In high school, their roles had been well-defined. Coach Mike Byus remembers working with the pair on passing drills one day after practice. Chazz threw a laser. Sage hauled in the catch, then tossed the ball back to Byus. The coach handed it back to Chazz, and the whole scene repeated itself. Eventually, Byus interrupted the proceedings with an idea to cut out the middleman.
“Sage,” Byus said, “why don’t you just throw it back to Chazz?”
Sage grinned as he jogged back to the line.
“No, Coach,” he said. “Chazz throws ’em, and I catch ’em. That’s how it works.”
When Chazz said he wasn’t sure he wanted to be the guy throwing the passes anymore, Sage understood. They’d had a dream — two brothers, one a QB and one a receiver, playing in the NFL — but their on-field roles had never been the part that really mattered.
“It’ll be good,” Sage told his brother.
A few days later, Chazz walked into the office of linebackers coach Tommy Thigpen, hoping to sell the staff on his decision.
“It’s about time,” Thigpen said. “I’ve been waiting for you to come over here.”
Thigpen joked that the move would make the former QB a lot of money in the NFL. It’s exactly what Chazz needed to hear.
After the meeting, Chazz called home and spoke to his mom. When she hung up, Brandi turned to Kevin nearly in tears.
“That’s the happiest Chazz has sounded in three years,” she said.
Still, the switch wasn’t easy. Chazz Surratt, at 6-foot-2, 225 pounds, may have looked the part athletically, but the position was entirely new. He spent the offseason learning the ropes, and since UNC was so thin at linebacker, Thigpen had few options beyond giving Chazz all the reps he could handle. When the 2019 season opened against South Carolina, Surratt was the starting middle linebacker.
On the Gamecocks’ second drive, tailback Tavien Feaster took the handoff, hit the hole and found Surratt out of position. Feaster delivered the blow, broke the tackle attempt and sprinted 34 yards for a touchdown. Chazz looked like a QB playing defense.
“He missed a couple tackles that were big, big misses,” defensive coordinator Jay Bateman said. “But by the end of that game, he was making them.”
He finished with 12 tackles and a sack as UNC pulled a stunning upset over an SEC opponent.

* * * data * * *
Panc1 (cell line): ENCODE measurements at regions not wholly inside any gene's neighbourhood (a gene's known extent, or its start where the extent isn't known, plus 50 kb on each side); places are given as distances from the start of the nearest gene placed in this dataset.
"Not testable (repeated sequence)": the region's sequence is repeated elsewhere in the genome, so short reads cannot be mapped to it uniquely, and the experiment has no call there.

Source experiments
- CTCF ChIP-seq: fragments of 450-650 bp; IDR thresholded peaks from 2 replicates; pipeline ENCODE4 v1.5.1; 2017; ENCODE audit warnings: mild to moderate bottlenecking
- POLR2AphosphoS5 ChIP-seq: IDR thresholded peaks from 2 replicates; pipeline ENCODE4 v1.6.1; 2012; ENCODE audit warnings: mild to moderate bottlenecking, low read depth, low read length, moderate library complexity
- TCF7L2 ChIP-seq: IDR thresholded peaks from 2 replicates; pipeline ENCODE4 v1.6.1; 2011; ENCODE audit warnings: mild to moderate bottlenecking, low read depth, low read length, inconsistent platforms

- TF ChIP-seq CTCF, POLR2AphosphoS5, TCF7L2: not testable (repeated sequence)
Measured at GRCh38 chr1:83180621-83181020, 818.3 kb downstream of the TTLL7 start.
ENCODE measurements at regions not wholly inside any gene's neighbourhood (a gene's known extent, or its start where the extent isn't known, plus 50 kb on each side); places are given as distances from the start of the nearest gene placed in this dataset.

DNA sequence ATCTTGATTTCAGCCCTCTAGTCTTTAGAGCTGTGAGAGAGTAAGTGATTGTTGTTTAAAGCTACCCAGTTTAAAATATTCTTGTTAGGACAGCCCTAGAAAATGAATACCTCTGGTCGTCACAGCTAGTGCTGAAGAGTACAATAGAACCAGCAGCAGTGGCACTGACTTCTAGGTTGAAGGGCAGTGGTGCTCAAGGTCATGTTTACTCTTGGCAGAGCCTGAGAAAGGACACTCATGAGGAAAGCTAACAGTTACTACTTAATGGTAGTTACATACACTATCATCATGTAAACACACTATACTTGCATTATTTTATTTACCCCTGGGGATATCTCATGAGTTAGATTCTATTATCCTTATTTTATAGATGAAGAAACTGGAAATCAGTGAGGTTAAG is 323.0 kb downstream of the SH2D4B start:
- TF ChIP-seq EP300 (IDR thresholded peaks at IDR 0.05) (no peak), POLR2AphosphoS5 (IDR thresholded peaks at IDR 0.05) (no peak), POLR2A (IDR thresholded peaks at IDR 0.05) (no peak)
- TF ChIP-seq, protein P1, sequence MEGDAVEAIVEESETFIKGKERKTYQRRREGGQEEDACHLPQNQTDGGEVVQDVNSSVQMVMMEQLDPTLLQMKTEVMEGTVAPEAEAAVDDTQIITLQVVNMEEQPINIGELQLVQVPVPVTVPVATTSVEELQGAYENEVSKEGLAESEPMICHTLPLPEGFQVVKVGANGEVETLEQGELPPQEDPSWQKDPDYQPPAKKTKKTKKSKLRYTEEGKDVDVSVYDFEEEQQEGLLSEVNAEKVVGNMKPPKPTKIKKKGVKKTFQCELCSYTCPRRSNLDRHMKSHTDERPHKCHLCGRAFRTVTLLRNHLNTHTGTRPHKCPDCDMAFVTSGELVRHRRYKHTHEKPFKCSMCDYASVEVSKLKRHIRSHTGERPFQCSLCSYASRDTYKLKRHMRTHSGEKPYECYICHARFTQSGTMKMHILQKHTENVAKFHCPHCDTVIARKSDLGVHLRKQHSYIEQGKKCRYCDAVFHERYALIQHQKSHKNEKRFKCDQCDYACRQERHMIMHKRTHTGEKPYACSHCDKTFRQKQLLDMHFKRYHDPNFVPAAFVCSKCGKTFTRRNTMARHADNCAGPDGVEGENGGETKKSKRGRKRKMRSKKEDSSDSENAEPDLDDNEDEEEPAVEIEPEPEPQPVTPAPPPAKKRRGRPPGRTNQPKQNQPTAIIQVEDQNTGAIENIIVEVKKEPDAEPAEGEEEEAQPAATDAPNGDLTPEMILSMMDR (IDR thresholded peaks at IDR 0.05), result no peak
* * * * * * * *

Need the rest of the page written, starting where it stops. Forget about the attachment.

A month later, Surratt was arguably the best player on the field as the upstart Tar Heels utterly frustrated Trevor Lawrence and top-ranked Clemson. Surratt finished the game with seven tackles (two for a loss), three QB hurries and two pass breakups. Only a missed 2-point attempt at the end of the game prevented UNC from getting a win.
By the end of the season, Surratt had posted six games with double-digit tackles en route to All-ACC honors. In 2020, he was one of the league’s top defenders, leading the Tar Heels with 91 tackles.
“I think it’s the best story of the year,” Brown said. “The things he learned as a quarterback really helped him when he was learning the plays on defense. And he’s just got a feel.
“He’ll be one of the better linebackers out there in the draft, but his upside is unbelievable because he’s only played two years. There’s no telling how good he can be.”
IF SAGE WERE an inch or two taller, Chazz Surratt said, he might be training for the NBA draft right now, not the NFL’s.
At 6-foot-3, Sage could drive to the rim and showed a nifty outside shot on their high school team, but where he really excelled was with his midrange jumpers, coach Neil Hodges said.
“He just had a sweet 15- or 17-foot jump shot,” Hodges said.
Hodges loved the brothers’ confidence. They had “chutzpah,” he said, joking that Chazz and Sage both thought they were better shooters than Stephen Curry. During gym class, they’d tap a few teammates to serve as judges for their dunk contests. And when a game was on the line, they wanted the ball in their hands.
Sage still ranks second in North Carolina state history in scoring with nearly 3,000 points. Wake Forest football coach Dave Clawson watched Sage play hoops in high school and joked that a perfect stat line was 58 points and no assists. Passing the ball was Chazz’s job.